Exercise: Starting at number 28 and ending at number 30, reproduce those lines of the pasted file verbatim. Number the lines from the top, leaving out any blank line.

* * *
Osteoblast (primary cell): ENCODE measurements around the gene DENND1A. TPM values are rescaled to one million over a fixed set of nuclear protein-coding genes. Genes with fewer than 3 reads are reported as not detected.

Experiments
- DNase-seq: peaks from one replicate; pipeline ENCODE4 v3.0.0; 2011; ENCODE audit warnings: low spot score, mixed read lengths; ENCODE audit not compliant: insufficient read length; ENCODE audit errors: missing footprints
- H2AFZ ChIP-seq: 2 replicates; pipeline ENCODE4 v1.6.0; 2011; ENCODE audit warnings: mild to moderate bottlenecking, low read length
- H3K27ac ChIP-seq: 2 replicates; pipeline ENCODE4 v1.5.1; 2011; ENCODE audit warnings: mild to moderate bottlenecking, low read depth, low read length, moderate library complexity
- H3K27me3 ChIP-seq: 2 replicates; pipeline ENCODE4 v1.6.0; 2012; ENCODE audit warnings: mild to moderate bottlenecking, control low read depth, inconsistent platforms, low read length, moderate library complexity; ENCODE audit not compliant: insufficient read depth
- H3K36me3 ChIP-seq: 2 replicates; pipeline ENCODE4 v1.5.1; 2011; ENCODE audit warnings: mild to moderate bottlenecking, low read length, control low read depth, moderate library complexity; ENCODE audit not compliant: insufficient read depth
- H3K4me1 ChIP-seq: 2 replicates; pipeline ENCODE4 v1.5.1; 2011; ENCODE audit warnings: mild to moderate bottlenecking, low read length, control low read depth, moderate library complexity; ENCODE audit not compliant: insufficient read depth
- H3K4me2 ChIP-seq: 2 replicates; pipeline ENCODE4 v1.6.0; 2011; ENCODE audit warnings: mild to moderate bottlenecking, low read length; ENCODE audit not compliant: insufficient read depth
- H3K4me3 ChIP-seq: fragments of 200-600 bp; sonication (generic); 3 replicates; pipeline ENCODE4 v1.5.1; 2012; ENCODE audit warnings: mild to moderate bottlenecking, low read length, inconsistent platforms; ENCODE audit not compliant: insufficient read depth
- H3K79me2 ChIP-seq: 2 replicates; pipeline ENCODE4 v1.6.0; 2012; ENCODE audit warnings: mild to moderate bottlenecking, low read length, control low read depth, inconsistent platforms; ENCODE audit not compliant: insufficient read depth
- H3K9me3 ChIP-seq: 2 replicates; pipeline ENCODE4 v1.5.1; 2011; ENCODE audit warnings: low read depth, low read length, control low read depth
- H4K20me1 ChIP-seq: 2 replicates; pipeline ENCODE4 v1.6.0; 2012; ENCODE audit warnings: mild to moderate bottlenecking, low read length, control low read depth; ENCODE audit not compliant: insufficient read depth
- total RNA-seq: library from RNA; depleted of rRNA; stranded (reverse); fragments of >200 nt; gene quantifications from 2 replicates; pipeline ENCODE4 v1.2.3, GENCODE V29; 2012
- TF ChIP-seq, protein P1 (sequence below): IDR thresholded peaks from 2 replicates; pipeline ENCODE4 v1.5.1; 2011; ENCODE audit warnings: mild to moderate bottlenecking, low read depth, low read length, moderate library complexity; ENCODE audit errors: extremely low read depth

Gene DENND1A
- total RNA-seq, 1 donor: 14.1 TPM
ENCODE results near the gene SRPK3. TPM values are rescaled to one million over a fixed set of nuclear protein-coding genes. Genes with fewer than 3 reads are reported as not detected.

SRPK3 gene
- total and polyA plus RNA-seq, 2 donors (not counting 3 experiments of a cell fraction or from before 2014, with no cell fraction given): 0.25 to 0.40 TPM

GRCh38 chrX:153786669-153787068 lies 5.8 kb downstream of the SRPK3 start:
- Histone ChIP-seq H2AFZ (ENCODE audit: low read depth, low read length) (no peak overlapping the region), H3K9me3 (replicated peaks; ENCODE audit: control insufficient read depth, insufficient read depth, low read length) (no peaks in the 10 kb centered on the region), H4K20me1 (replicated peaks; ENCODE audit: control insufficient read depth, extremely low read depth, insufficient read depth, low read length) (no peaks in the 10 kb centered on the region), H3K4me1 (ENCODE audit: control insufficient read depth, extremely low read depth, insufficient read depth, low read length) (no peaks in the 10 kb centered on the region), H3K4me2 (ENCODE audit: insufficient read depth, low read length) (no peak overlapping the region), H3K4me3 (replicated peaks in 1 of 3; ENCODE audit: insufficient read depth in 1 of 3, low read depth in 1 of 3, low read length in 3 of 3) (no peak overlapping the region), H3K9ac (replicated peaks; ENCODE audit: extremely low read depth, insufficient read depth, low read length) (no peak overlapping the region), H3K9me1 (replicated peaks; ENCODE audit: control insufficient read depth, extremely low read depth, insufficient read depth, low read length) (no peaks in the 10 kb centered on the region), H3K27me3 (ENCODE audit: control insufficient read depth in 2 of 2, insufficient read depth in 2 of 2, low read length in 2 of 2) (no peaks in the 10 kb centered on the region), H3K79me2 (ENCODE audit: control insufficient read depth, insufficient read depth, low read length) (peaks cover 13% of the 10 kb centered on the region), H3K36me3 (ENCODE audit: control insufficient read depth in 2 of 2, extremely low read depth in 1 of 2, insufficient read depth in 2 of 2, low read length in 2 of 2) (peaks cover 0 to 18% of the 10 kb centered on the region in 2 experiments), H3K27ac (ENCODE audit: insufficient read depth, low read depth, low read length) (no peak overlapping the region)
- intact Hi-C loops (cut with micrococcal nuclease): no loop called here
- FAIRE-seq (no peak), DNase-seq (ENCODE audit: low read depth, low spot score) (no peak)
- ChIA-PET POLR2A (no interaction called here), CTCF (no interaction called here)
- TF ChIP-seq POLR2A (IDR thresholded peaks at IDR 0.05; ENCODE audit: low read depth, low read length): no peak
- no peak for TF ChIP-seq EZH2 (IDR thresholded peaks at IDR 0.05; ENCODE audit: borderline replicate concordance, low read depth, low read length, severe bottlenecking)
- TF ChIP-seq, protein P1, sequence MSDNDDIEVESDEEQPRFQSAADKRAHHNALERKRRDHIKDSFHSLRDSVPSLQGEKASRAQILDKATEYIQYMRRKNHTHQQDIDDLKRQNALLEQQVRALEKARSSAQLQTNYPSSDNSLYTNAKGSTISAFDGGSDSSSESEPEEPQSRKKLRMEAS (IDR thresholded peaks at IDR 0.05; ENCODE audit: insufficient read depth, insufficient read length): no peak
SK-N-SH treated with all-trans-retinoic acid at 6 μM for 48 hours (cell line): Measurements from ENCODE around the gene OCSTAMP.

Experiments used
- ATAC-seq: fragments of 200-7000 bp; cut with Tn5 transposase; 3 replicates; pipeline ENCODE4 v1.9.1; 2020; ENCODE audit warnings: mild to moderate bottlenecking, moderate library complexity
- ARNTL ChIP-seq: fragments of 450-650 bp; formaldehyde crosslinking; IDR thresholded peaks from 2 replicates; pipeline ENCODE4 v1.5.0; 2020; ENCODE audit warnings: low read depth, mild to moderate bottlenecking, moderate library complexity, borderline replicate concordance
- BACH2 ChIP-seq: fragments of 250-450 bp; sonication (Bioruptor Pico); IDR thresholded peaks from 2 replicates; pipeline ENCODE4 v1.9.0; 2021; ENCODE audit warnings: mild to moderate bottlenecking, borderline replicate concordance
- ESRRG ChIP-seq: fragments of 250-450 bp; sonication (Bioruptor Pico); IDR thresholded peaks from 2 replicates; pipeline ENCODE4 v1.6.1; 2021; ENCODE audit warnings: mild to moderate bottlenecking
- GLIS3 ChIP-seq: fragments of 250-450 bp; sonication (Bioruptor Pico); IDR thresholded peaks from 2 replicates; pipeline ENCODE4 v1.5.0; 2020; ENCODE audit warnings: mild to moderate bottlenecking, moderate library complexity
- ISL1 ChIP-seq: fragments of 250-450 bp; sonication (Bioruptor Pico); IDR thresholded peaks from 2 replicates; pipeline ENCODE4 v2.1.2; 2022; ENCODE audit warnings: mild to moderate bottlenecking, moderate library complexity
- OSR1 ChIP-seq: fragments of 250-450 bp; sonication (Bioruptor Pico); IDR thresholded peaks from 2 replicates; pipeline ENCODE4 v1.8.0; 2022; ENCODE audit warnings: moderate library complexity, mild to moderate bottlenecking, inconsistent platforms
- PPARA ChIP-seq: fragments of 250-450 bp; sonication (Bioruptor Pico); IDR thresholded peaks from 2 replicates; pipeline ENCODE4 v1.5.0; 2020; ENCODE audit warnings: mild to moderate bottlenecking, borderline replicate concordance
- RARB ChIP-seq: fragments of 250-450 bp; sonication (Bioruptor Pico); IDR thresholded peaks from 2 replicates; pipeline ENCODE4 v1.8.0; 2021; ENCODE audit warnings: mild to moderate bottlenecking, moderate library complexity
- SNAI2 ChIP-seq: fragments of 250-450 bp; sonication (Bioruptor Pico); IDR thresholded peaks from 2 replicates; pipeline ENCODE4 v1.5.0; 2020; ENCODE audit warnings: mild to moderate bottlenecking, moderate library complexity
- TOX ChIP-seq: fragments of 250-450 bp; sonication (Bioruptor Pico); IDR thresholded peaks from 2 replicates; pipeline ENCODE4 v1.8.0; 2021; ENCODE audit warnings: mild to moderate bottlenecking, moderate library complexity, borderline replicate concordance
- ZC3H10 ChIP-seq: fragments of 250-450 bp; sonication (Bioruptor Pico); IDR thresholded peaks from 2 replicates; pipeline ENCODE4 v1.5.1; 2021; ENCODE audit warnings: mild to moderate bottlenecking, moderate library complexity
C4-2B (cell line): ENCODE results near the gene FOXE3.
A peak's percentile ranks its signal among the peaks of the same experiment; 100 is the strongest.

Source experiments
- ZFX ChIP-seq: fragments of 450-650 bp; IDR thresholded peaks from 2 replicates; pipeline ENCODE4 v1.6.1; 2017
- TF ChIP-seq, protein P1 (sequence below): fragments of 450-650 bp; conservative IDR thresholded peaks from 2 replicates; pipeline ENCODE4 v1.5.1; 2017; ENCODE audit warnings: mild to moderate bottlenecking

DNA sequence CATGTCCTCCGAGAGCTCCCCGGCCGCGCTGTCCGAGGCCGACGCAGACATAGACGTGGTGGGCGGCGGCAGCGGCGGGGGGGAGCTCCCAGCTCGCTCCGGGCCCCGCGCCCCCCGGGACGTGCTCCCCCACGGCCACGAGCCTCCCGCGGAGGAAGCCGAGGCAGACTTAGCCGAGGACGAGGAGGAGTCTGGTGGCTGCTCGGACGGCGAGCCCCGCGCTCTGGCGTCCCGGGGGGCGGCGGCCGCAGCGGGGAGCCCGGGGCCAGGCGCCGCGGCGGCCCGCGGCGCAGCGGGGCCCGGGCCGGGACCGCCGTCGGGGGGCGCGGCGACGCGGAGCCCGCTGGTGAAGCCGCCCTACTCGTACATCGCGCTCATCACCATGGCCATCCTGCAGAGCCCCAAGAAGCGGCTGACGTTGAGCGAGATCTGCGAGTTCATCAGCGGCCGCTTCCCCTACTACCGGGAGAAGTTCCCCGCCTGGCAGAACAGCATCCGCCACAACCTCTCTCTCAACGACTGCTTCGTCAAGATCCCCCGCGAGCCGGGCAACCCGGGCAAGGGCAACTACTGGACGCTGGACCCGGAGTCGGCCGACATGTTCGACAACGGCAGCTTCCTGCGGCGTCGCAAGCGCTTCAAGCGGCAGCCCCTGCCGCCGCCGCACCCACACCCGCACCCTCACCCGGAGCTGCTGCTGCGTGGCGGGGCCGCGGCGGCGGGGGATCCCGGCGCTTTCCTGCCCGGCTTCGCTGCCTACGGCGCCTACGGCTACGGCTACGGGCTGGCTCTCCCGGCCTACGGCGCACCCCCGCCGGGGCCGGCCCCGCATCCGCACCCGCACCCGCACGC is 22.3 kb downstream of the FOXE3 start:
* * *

- TF ChIP-seq, protein P1, sequence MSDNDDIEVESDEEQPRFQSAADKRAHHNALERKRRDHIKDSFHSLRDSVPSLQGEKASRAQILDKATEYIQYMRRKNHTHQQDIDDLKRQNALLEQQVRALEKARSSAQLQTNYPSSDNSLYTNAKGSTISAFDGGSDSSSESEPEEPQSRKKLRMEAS (IDR thresholded peaks at IDR 0.05; ENCODE audit: insufficient read depth, insufficient read length): no peak
SK-N-SH treated with all-trans-retinoic acid at 6 μM for 48 hours (cell line): Measurements from ENCODE around the gene OCSTAMP.

Experiments used